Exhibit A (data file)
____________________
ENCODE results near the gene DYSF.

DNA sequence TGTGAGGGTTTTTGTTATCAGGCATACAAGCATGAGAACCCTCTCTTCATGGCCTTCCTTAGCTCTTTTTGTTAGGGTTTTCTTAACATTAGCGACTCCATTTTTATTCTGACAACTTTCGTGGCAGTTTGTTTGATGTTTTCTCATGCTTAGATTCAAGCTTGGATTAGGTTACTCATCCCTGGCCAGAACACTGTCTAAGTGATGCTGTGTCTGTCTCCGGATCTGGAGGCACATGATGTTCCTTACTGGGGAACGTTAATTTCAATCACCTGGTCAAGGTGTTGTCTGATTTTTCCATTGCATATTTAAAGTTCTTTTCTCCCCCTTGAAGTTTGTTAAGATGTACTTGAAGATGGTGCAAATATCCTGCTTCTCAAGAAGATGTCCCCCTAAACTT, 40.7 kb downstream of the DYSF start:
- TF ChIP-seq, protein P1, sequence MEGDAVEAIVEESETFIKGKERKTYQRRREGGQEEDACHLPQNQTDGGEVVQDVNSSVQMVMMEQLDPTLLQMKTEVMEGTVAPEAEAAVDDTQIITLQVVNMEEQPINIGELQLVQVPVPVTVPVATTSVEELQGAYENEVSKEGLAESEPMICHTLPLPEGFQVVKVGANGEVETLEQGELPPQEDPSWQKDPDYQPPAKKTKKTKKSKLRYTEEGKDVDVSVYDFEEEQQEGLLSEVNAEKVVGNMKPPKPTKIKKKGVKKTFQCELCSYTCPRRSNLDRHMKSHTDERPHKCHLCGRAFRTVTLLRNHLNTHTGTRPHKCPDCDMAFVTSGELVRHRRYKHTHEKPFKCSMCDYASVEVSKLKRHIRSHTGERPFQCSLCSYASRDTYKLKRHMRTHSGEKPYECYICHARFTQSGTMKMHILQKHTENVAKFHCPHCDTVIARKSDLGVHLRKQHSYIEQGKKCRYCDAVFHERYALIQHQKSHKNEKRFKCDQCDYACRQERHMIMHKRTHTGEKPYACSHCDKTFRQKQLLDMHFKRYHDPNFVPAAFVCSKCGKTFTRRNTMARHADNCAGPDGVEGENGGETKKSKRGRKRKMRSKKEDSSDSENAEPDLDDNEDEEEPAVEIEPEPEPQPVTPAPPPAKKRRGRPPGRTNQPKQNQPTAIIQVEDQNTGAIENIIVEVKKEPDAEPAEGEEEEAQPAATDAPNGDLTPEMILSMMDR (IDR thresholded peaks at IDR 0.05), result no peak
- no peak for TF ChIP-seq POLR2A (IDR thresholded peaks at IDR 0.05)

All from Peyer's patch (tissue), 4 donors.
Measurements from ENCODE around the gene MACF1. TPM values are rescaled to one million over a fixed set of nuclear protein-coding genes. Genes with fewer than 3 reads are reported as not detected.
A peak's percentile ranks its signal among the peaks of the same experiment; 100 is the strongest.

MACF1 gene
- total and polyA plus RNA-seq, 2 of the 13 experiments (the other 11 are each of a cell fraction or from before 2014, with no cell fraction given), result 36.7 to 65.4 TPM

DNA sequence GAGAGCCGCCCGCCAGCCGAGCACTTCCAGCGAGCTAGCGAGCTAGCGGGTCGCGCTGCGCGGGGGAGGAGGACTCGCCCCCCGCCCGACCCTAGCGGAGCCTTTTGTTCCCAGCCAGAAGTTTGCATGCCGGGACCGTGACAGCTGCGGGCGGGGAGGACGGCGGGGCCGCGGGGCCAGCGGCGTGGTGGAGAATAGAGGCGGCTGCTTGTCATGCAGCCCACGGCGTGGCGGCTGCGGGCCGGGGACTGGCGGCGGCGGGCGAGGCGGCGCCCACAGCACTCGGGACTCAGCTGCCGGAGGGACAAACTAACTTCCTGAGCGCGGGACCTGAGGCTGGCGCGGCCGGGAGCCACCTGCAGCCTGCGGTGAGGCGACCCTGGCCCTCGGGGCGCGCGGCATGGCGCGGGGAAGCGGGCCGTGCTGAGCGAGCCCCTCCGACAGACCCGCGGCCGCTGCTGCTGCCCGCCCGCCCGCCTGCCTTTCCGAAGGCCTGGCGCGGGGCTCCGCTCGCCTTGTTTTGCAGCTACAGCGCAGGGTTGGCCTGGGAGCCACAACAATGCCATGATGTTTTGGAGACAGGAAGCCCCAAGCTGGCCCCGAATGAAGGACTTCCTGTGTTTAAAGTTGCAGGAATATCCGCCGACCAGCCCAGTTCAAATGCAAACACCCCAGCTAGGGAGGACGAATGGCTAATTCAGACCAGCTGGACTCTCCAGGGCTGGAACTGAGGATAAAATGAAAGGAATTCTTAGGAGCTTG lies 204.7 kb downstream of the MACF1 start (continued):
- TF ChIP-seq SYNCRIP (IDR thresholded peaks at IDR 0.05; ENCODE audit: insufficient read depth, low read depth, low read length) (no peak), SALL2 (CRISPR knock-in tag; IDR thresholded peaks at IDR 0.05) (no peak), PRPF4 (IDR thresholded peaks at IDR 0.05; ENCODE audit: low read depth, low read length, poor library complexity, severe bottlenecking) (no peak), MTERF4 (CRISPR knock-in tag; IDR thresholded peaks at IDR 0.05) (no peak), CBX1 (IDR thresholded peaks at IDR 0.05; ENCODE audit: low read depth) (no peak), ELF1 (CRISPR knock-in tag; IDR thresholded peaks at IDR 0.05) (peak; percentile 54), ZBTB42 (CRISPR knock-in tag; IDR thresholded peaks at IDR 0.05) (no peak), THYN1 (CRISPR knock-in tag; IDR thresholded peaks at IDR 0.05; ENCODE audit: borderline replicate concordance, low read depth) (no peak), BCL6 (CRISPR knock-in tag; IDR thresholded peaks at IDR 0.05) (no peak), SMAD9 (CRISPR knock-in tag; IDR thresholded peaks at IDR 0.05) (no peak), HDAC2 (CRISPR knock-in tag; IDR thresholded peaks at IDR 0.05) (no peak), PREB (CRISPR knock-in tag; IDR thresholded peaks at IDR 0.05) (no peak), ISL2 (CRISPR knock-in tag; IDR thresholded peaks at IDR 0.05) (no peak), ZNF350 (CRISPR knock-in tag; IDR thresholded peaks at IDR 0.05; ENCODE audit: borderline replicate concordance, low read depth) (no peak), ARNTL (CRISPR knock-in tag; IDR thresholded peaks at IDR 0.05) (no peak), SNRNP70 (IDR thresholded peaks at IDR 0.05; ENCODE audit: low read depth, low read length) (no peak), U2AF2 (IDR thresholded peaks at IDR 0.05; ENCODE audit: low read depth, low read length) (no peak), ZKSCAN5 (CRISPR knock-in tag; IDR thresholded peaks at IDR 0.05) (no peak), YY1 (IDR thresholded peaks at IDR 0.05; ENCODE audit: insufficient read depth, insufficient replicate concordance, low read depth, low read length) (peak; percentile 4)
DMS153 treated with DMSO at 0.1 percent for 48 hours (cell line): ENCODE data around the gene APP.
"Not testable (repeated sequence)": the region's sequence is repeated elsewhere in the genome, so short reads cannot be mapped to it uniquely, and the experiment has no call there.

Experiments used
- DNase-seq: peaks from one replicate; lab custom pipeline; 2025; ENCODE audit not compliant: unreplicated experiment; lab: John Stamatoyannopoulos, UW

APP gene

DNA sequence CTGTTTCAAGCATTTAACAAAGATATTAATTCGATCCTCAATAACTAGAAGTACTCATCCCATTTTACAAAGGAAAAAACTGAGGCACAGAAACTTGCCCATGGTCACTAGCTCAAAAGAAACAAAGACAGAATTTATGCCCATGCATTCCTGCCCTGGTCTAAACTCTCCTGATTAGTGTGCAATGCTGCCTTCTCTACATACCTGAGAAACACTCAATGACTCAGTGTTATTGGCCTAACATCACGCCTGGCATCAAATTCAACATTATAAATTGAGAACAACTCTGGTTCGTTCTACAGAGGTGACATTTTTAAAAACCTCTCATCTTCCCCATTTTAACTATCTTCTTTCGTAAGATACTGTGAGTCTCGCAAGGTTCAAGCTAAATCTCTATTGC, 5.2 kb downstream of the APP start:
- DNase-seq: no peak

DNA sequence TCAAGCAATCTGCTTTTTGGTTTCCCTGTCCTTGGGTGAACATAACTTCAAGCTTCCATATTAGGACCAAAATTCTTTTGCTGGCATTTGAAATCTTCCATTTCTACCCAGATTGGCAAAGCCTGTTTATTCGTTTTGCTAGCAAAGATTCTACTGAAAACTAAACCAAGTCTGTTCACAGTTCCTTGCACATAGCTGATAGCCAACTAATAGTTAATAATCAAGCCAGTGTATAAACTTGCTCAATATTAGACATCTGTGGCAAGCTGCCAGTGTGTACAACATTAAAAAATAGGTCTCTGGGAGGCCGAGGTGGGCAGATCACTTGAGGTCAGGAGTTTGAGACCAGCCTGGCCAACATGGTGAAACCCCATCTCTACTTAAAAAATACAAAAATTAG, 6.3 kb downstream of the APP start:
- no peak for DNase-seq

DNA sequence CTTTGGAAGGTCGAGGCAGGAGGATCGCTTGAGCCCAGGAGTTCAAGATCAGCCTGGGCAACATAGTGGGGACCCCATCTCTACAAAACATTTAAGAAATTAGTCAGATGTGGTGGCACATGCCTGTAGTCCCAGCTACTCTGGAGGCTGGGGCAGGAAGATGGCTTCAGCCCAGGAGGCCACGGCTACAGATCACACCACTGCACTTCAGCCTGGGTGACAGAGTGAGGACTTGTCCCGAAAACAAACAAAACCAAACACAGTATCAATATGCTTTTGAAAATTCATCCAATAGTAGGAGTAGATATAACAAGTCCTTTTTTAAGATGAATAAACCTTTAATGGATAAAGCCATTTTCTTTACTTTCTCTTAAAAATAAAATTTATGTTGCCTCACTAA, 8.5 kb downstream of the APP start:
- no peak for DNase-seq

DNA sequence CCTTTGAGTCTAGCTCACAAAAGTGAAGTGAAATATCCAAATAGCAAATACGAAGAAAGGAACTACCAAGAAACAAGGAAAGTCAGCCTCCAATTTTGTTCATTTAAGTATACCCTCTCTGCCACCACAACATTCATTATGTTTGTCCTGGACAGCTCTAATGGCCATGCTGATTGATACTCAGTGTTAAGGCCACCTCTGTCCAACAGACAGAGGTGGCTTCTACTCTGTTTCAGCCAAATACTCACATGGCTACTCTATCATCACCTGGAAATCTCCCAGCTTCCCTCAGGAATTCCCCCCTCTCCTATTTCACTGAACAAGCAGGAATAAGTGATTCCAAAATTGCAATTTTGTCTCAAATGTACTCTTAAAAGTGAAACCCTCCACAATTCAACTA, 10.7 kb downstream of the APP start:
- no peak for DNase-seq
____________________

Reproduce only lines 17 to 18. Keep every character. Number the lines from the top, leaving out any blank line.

DNA sequence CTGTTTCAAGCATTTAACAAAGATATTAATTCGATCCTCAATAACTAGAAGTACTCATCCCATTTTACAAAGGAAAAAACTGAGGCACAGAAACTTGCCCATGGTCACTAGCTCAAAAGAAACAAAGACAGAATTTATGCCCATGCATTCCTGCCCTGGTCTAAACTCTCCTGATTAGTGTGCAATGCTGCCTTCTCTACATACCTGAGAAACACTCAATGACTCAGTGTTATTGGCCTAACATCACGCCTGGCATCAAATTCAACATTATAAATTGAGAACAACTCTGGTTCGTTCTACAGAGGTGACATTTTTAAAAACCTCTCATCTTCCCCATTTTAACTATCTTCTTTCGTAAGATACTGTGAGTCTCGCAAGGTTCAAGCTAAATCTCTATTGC, 5.2 kb downstream of the APP start:
- DNase-seq: no peak